Integrated Client-Server Application Development

Great look at a fascinating solution-driven technology, well written and useful, not entirely objective.


SilverStream is an integrated client-server development environment based on a proprietary application server implementation. The application server is a web server, with database extensions, that delivers a three-tiered architecture to customers. The value added proposition is that SilverStream comes with a complete development environent (IDE) that provides views and editors that let you manipulate tables, forms, web pages, objects and agents with relative ease, locally or remotely. The books comes with an evaluation version on disk so you can experiment directly with the product while exploring the many examples. SilverStream has gotten a lot of attention in the press for their innovative approach. If you’re developing multi-tiered web applications, this book will give you enough information to understand the technology and possibly help you evaluate whether it might be useful in your particular environment.

Most of the readers interested in multi-tiered web applications are looking for enterprise-level solutions. SilverStream solves many problems and the authors are quick to set the stage by exploring the web landscape and shortcomings of other approaches in the first chapter. Chapter 2 "Introduction to SilverStream" provides a well crafted overview of what SilverStream really is and what its capable of. Chapter 3, "Getting Started" leads you through the development interface design. Chapter 4 "Connecting to Databases" shows how you can connect to alternate or multiple database systems. Once you’ve read these chapters, you are ready to do some actual work with SilverStream.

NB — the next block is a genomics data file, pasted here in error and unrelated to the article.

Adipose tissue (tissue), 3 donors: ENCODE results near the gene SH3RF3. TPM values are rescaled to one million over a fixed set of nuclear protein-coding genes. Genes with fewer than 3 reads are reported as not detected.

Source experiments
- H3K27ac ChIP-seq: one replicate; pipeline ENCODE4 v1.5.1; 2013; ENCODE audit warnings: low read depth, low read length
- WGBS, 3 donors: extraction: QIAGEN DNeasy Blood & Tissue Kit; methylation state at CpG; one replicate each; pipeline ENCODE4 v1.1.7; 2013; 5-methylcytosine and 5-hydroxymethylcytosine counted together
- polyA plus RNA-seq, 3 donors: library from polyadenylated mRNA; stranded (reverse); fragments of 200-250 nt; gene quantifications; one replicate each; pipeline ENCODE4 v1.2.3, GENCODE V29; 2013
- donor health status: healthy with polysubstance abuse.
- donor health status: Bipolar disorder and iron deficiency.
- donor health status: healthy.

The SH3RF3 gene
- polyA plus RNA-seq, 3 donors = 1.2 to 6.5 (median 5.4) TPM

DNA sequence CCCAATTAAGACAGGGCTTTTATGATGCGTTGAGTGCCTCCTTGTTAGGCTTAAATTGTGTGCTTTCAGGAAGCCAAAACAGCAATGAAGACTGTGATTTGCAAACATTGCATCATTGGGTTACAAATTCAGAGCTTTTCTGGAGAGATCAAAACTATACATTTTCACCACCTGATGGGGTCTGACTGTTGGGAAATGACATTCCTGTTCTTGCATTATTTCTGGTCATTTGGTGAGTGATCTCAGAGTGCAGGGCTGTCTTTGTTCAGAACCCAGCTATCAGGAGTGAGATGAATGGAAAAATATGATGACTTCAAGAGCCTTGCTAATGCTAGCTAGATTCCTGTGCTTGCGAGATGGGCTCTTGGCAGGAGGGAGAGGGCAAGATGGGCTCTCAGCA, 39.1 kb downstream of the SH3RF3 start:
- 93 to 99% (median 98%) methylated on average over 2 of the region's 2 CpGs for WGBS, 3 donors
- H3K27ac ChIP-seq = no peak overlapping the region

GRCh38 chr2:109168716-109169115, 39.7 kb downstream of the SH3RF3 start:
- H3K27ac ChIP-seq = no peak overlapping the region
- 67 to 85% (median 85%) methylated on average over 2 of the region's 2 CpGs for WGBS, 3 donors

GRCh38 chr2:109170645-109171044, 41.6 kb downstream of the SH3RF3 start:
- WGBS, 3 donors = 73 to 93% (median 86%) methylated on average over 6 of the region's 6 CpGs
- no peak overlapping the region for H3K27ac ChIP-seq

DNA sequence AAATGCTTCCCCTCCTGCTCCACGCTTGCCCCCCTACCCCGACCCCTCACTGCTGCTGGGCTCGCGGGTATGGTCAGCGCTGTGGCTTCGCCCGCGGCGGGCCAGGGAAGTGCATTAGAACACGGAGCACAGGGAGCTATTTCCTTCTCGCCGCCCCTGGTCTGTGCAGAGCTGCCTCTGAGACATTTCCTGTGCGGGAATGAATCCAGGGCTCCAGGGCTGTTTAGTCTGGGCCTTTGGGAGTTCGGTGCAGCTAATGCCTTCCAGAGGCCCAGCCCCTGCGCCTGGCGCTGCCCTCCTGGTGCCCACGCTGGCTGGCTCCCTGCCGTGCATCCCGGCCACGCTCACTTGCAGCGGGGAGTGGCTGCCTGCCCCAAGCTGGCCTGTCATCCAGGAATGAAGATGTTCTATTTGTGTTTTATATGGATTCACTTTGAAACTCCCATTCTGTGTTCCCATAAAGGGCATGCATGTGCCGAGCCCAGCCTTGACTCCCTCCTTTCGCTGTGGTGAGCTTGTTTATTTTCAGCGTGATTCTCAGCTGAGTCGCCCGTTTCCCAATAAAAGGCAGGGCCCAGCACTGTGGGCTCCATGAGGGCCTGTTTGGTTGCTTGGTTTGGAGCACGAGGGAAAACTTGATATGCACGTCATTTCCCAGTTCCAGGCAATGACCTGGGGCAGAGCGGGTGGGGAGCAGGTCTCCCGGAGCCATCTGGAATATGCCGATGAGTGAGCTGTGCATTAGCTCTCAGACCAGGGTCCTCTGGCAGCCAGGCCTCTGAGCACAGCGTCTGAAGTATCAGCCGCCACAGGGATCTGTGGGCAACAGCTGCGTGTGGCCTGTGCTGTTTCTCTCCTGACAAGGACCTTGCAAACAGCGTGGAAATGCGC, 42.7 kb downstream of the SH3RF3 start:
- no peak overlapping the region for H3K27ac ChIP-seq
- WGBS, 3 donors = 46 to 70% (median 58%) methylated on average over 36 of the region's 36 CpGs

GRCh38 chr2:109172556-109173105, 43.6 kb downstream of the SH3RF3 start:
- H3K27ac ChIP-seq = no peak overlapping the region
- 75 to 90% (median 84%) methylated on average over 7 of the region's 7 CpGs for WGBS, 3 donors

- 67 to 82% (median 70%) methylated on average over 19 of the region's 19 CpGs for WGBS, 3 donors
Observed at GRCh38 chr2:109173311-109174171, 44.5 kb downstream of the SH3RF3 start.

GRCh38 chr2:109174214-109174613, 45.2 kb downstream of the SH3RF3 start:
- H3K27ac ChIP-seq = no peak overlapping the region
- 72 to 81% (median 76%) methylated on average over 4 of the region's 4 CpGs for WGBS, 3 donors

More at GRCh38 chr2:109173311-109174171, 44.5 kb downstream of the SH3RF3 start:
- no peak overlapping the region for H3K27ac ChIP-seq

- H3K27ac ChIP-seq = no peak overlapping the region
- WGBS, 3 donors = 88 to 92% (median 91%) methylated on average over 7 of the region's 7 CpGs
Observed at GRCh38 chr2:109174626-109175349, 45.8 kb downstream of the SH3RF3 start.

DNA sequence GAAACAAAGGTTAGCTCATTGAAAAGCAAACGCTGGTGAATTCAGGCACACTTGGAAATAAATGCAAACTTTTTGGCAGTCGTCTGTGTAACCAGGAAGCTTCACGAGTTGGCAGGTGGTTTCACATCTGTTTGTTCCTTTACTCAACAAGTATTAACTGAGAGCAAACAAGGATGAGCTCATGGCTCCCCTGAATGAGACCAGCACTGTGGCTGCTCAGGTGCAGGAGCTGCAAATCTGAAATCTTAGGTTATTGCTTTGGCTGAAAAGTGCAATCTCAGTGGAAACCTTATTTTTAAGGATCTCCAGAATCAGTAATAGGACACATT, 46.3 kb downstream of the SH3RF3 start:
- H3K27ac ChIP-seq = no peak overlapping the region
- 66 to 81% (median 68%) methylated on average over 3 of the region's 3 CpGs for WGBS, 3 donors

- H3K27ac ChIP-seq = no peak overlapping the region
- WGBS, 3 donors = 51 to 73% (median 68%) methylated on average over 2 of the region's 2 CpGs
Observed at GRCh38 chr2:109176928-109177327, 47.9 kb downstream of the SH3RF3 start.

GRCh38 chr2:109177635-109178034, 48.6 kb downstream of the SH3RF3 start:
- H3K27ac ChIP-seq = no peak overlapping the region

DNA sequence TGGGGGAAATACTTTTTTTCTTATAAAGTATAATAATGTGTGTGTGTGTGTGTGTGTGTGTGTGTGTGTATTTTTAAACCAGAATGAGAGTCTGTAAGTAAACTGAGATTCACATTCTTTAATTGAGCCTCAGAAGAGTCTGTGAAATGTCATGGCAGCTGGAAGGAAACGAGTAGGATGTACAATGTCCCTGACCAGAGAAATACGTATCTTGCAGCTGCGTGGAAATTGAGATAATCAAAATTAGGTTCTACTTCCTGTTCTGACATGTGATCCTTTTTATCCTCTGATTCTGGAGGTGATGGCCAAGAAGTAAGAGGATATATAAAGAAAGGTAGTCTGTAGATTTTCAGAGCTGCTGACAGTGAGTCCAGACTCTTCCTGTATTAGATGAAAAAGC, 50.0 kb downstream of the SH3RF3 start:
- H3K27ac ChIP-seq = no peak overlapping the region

Chapters 5 and 6 cover creating relational tables and table relationships using the development environment. Chapter 7 covers "Creating Views" on the data, which can be presented and editited by using Forms, explored in Chapters 8 and 9. Forms can have associated event triggers which can perform validation or other tasks. Chapter 10 explores the HTML page editor and Chapter 11 looks at deployment issues. Chapter 12 "Working With Data" introduces agents and how they are used to manage database information. The Expression Builder, Validation, Testing and Security each have their own chapters.

By the time you reach Chapter 17, you should be ready to apply some of the more advanced features. Chapter 17 covers the object store, which is where Java objects are stored. Agents are revisited and expanded on in Chapters 18 to 20. This is where the real programming takes place. Chapter 21 talks about the e-mail capabilities bundled in with SilverStream and Chapter 22 looks at server administration. Various issues which are only touched upon earlier in the book end up in Chapter 23, "Miscelaneous Items". These include full text searching and retrieval, versioning and Enterprise JavaBeans. The books wraps up with a quick review of what Java programming basics are necessary to use the product.

If you’re developing enterprise client/server applications, youre knowledge can’t help but be enriched by this book. It’s probable that much of what SilverStream does today will become common thinking in the years to come and even if you don’t use it directly, there’s a lot to be gained from reading this book. If you’re evaluating SilverStream as a potential solution or actually planning to use it in your environment, this book is fluid, instructive and a pleasure to read. The technology is interesting, innovative and well worth exploring.